On the other side of the country, Lou Kief and his life partner, Bill, are attempting to create a nonprofit retirement community for gay men in Guadalajara. The couple ran a successful retail space planning firm in San Francisco for years, but when the Reagan recession hit in the 1980s the two decided to take off on a five-year journey. After rehabilitating an old dilapidated sailboat, the couple sailed along the Pacific coast and fell in love with the culture and temperate climates of Mexico.

So when it came time to retire, deciding on a destination to spend the remainder of their lives together was easy. The couple first purchased a beach home in Manzanillo, but missed the social life that only a city can provide. Finding a thriving gay community and superior medical services in Guadalajara, the pair made the move to the bustling city after nearly eight years in Manzanillo.

Kief set his sights on a historical colonial home in central Guadalajara and quickly purchased it. After two years of renovations, the couple is enjoying their new life in the city, which Kief said is not much different from San Francisco besides in price. And the couple wants other gay men to experience the affordable alternative so they’ve purchased a modern office building with hopes to turn it into retirement home for gay seniors 60 and up.

"Many businesses assume that all gay people have tons of money," Kief told EDGE. "Unfortunately, this is not the case for an overwhelming number of gay seniors who are about to enter retirement and will depend mostly, if not entirely, on a small social security check to make it through the last parts of their lives. When you’re young, you don’t think you’re ever going to need something like this. This last year was the realization that we’re not too far off before we’re going to need it ourselves. So we thought that we needed to give something back to the community."

Nestled in the heart of the city, JubilaciĆ³n Guadalajara will offer gay seniors "five star living, and personalized care," including fine dining and bilingual concierge service to a local health care facility. Prices in the eight-story building will start at around $115,000 and include monthly condominium fees. When renovations are complete, the retirement home will offer patrons large common areas, a restaurant and lounge, rooftop wellness center with exercise equipment and spa, and an underground parking garage.

Kief predicts that JubilaciĆ³n will open its doors in the next few years, but the retirement community has already attracted attention on social networking sites. The Facebook page is averaging nearly 400 hits a day and several retirees have already expressed interest in making the investment.


Next: Weighing the Various Options



Comments

  • Anonymous, 2011-04-14 13:56:17

    It depends who you talk to about this relocation. I know a gay-coupled friends both born in Guadalajara who decided to become naturalized citizens some years back. They’re not wealthy but have good jobs, living comfortably and would not move back even with middle-class relatives back in Mexico, despite the economic situation in this country.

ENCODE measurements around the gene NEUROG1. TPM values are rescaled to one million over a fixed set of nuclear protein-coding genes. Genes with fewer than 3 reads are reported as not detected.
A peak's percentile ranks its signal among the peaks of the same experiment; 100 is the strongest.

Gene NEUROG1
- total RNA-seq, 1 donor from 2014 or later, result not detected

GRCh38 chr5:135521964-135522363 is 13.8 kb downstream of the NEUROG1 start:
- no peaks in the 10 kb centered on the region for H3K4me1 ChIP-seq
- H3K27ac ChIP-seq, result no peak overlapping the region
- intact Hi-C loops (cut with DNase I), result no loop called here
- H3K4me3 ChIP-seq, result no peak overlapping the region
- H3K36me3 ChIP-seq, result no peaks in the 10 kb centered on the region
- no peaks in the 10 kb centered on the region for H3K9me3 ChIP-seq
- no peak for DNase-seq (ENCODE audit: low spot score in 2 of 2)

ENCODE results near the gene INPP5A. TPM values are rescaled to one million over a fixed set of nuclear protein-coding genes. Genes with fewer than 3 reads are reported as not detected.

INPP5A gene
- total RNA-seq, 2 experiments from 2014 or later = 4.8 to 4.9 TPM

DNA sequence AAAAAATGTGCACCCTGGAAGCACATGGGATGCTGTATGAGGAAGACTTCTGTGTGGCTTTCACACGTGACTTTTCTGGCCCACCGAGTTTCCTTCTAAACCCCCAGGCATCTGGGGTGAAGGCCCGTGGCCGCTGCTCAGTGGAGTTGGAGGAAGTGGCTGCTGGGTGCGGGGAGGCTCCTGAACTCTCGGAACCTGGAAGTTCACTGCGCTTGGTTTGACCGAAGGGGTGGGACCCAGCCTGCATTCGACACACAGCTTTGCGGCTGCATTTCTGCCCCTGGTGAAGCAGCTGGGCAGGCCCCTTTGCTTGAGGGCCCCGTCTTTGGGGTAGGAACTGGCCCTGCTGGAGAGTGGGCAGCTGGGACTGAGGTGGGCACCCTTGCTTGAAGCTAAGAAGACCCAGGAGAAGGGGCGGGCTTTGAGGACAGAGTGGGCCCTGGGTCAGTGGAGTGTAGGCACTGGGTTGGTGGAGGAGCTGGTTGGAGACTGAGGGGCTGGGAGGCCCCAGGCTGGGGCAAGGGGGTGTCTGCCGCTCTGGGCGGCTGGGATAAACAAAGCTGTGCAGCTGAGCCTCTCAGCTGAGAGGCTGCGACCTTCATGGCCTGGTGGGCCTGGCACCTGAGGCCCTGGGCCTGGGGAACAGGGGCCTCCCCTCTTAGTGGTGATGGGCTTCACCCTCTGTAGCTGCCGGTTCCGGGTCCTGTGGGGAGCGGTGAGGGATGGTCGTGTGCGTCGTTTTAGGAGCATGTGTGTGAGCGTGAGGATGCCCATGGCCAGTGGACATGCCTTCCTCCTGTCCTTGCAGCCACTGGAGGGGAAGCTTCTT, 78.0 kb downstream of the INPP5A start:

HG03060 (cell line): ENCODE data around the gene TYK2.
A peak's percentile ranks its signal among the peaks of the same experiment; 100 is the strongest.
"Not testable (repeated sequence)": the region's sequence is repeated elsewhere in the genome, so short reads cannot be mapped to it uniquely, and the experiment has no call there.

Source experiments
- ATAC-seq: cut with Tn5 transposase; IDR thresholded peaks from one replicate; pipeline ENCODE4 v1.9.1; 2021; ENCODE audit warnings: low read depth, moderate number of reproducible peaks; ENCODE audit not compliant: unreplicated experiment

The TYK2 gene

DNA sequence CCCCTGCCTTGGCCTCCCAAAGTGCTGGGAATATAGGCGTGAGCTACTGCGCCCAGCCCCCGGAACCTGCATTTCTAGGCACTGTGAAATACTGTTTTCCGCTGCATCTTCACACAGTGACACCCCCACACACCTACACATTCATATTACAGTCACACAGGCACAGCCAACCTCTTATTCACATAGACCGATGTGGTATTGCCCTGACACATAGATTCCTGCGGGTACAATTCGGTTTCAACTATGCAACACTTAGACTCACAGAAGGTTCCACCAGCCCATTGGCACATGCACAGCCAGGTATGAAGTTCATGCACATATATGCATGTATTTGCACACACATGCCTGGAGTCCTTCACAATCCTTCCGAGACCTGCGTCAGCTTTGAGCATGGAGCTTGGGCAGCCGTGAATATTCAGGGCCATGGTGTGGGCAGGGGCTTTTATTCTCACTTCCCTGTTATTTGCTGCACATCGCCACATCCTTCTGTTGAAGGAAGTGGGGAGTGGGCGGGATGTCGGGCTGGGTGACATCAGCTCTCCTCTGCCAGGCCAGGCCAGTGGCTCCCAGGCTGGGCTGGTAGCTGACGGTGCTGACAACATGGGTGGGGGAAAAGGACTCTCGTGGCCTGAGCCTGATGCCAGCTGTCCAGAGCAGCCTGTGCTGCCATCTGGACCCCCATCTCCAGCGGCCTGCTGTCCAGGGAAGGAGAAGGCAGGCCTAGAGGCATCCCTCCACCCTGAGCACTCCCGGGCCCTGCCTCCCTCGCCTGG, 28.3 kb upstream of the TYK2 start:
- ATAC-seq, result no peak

• Kenito, 2011-04-15 15:43:44

    I am one of the many gay "norteAmericanos" who have retired successfully in Mexico. In my case, Baja California. While the "border areas" receive a negative comment, not all of these areas are the same. It is true that Tijuana is a big city, but the problems have diminished greatly, and considering its size, on a per capita basis, Tijuana is not all that bad. Particularly when most of the gringo retires live in areas such as the Playas de Tijuana, the beach, which is far removed from the downtown areas. Other cities in northern Baja such as Rosarito, Ensenada, and San Felipe are also retimement havens, and Rosarito in particular has an active gay retiree community. While these areas are on the beach, and perhaps slightly more expensive than inland areas, the extra cost is in housing, not primarily the cost of living over-all, after you have purchased a residence. To buy household goods or rent property... the prices are a great savings compared to almost anyplace in the US. And... the proximity to the border has some value. From the gay hub in Rosarito, the US border is a mere 20 miles away. Here, we stick together on Facebook (www.facebook.com/BajaGay) and email, and socialize in the community events, or just among ourselves almost weekly. For the past two years those of us who live here, visit, or want to have gathered together for annual cruises... where else: to the Mexican Riviera! The Latin culture IN Mexico is much different from the "Americanized" version you see in the cities of the US. Here older persons are viewed as mentors, and the older/younger partnerships are quite common, both in gay or hetero situations. While Mexicans have a very "live and let live" attitude, there are limits. However, we have aided and participated in Pride events to show support, and are always welcomed. Mexico has proven to be a great experience for the gay retirees here... all it takes is a little sense of adventure, and you can live a full life with great economy.